Maddy is new to Peterborough, and while she is here (when she is not busy studying), she hopes to: explore all the bike paths, find some folks to play viola with, and try her hand at community radio.

Abigail Myerscough M.A. Thesis stream

I did my undergraduate degree at Trent University with a double major in Canadian Studies and Gender and Women's Studies. I have chosen to write my thesis on this country's elder care system due to the inspiring lecture of one of Trent's many fine professors, and my family's history in this sector. My mom worked as a Registered Nurse for twenty years in the Long Term Care network and the flaws never ceased to amaze even my younger self, but now I have been given the opportunity to look deeper into this regime, and perhaps, promote change.

I am very excited to continue my education at Trent, it has been a long time dream to become a part of the Frost Centre and I look forward to the opportunity.

Mykelle Pacquing M.A. Thesis Stream

Coming from the University of Toronto with an Honours B.A. in Aboriginal Studies and Semiotics and Communication Theory, Mykelle is interested in researching the theoretical implications of the oral traditions of song, dance, and story as cultural institutions and how they serve in past, present, and future generations amongst local Indigenous people and beyond including the possibilities of healing the disconnections within our identities.

Mykelle is an ardent multi-disciplinary artist and enjoys recreational athletics in his spare time. He is excited to experience what the beautiful land around Peterborough can offer just outside the bustling city of Toronto.

Martin Schoots-McAlpine M.A. Thesis Stream
email I completed a B.A. in History at the University of Ottawa in 2013. My research interests are primarily focused on the political history of the working class in Canada. I am particularly interested in the history of militant and radical working class political organizations, including the Communist Part of Canada, and the Marxist-Leninist movement in Canada and Quebec during the 1970s and 1980s. I am also interested in the theories of the labour aristocracy, from a Marxist framework, and using an understanding of the labour aristocracy to account for changes in the political line of the organizations that I study.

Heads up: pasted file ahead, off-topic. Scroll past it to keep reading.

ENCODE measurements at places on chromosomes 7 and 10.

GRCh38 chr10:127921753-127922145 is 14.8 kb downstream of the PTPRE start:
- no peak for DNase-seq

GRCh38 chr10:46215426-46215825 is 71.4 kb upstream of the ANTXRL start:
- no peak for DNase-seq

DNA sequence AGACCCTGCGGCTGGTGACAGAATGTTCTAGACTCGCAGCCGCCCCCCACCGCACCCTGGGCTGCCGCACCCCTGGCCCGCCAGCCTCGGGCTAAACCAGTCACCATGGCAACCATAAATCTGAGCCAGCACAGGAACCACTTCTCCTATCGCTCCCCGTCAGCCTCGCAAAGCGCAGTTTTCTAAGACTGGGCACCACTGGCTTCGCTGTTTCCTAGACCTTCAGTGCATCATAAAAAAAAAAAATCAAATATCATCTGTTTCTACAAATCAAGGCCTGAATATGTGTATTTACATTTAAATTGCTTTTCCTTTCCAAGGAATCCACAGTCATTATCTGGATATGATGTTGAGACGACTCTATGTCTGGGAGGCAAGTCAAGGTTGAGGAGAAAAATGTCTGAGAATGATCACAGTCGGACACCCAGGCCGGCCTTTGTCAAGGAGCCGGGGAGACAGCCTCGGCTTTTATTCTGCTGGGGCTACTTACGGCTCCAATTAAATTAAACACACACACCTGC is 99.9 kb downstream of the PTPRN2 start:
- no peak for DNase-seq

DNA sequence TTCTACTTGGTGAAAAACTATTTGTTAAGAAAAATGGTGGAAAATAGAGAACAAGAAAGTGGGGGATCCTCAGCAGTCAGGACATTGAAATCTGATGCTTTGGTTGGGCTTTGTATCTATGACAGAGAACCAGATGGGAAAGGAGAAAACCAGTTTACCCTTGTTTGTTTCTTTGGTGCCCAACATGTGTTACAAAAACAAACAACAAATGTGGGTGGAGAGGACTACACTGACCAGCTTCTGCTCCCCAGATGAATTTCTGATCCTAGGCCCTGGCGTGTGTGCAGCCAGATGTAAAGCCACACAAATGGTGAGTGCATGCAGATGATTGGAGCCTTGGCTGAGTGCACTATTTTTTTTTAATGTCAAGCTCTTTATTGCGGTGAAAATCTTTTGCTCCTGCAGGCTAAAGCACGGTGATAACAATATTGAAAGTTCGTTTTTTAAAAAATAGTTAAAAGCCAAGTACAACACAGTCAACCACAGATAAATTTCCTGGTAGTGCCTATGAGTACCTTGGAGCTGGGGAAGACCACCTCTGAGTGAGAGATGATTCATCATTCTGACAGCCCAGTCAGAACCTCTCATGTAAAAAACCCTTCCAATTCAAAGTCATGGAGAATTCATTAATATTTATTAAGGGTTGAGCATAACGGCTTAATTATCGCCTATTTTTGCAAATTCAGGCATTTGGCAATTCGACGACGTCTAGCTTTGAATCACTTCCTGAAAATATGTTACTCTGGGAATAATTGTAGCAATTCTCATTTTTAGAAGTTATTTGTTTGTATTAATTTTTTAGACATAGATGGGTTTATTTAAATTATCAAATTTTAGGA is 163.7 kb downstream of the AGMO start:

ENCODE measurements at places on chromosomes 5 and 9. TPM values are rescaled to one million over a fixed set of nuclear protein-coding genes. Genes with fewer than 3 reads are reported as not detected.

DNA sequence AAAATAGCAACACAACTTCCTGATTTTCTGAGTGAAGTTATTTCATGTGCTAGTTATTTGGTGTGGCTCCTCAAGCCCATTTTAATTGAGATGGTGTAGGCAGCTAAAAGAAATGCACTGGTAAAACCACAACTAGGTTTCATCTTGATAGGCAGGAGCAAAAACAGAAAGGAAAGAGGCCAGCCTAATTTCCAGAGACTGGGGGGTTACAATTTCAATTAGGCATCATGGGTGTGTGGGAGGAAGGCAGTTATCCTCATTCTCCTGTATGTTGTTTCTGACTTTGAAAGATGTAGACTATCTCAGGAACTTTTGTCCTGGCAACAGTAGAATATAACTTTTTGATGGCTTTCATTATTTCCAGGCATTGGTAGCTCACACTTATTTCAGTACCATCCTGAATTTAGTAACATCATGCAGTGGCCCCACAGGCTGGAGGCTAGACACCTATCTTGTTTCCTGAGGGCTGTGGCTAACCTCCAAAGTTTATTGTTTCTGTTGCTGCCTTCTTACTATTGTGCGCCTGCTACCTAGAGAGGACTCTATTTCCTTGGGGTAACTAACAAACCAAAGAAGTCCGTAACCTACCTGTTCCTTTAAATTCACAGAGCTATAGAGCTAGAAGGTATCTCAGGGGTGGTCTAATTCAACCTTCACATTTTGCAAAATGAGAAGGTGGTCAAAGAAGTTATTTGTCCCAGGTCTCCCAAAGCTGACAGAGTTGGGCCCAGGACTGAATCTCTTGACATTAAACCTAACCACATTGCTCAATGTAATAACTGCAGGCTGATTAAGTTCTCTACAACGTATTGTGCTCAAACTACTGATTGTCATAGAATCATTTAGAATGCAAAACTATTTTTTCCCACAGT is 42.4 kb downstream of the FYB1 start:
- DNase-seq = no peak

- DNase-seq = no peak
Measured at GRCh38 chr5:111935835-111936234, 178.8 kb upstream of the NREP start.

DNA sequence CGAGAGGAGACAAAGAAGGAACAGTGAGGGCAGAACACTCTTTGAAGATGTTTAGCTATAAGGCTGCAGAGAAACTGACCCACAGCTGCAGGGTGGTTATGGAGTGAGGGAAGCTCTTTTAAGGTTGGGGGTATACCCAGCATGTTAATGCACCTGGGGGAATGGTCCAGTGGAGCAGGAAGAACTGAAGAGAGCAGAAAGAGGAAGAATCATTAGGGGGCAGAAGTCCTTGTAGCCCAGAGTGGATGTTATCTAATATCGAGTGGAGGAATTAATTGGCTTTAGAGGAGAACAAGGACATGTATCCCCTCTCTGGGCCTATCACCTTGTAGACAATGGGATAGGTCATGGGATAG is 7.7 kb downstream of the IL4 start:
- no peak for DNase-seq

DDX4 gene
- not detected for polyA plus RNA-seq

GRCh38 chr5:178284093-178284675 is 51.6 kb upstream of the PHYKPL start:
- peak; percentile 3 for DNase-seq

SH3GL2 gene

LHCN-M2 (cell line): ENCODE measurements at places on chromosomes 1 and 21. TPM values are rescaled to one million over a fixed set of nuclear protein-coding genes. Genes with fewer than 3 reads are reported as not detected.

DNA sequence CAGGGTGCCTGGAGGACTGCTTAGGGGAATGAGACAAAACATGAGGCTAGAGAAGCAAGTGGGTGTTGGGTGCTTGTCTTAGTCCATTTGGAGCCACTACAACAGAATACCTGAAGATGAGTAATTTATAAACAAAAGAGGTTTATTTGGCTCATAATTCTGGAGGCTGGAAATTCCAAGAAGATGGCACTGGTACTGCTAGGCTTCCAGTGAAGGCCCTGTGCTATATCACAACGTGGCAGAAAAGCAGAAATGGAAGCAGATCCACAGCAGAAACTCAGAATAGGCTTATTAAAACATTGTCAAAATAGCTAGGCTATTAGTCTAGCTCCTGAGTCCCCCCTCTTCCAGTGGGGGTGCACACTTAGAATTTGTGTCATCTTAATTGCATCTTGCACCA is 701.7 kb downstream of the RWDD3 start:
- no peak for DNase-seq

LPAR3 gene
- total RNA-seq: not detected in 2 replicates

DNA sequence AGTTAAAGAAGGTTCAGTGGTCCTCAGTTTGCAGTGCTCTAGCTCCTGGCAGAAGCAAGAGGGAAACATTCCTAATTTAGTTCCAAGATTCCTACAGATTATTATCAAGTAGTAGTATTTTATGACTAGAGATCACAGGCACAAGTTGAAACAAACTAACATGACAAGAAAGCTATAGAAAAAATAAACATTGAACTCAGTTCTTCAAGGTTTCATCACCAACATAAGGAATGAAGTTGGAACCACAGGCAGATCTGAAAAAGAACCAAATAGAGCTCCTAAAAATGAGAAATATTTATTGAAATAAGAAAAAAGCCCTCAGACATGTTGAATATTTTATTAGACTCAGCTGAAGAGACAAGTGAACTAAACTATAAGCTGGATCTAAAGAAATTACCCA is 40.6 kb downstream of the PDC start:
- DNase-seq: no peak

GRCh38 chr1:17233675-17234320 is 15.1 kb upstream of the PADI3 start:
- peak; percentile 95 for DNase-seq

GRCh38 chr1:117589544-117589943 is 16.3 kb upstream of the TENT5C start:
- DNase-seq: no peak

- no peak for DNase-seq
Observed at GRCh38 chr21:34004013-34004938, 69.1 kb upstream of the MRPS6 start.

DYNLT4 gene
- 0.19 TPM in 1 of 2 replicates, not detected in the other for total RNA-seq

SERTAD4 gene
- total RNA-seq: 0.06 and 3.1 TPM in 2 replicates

Emily Yamashita M.A. Thesis Stream
  I completed my undergraduate degree in History and Canadian Studies at the University of Toronto. In my masters, I plan to research mining in Northern Canada and specifically, how such development impacts surrounding communities.
Ph.D. Student Profiles

John Bessai


John Bessai is a researcher, writer, producer, director and educator, who has focused most of his attention on Canada. While completing his MA at York University in International Relations he started making educational films on Canadian politics, art, the health care and the environment .  In the mid 1990s - “Greenpeace: A Canadian Discovery was shown across Canada documenting the extraordinary accomplishment of Canadian activists founding a political powerhouse. In the next decade he developed and produced Green Heroes which took a multiplatform approach to storytelling about change.  This project eventually became a 12 half-hour  series of TV broadcasts which are now shown  regularly on TVOntario. He also co-produced the authorized TV biography of Buffy Sainte-Marie.

John is excited about continuing his journey at Trent with his new research project on the impact of new forms of digital interactive media on Canadian social movements.

Holly Brant

Karennahawe is a proud Ihstha and Totah and a member of the Mohawks of the Bay of Quinte enrolled in the Canadian Studies Doctoral Graduate Program.  She holds a diploma in Social Services from Loyalist College, an Honours BA with a Certificate in Law and Justice from Laurentian University and graduated in 2009 with her Masters in Social Work from Carleton University.  Karennahawe has opted to investigate the harmonious or contested emergence of Indigenous people and Social Work. Her research interests lie in the full engagement of Indigenous people in navigating a holistic journey that is inclusive of emotional, physical, spiritual and physical healing with settlers who may be involved in this journey.  Effective communication, respect, dialogue, understanding and implementation will be at the root of this quest between Indigenous and Settler relations with the Indigenous person’s optimum vision of wellness as their guide.


Sean Carleton


Sean is a PhD Candidate in the Frost Centre for Canadian Studies & Indigenous Studies at Trent University. He completed BA and MA degrees at Simon Fraser University specializing in education and Indigenous history. His doctoral dissertation examines settler colonialism and the rise of state schooling in what is now know as British Columbia between 1849 and 1925. He is also a founding member of the Graphic History Collective and an author of May Day: A Graphic History of Protest.


Karen Everett


Karen’s research examines Canada-US border security policy and practices. More specifically, her research uses securitization theory and political discourse analysis to understand the policy making process and what Canada’s border management programs promise to deliver. In addition, she examines the unique needs of remote border crossings in northern Canada. Karen completed both her BSW and MA at Ryerson University.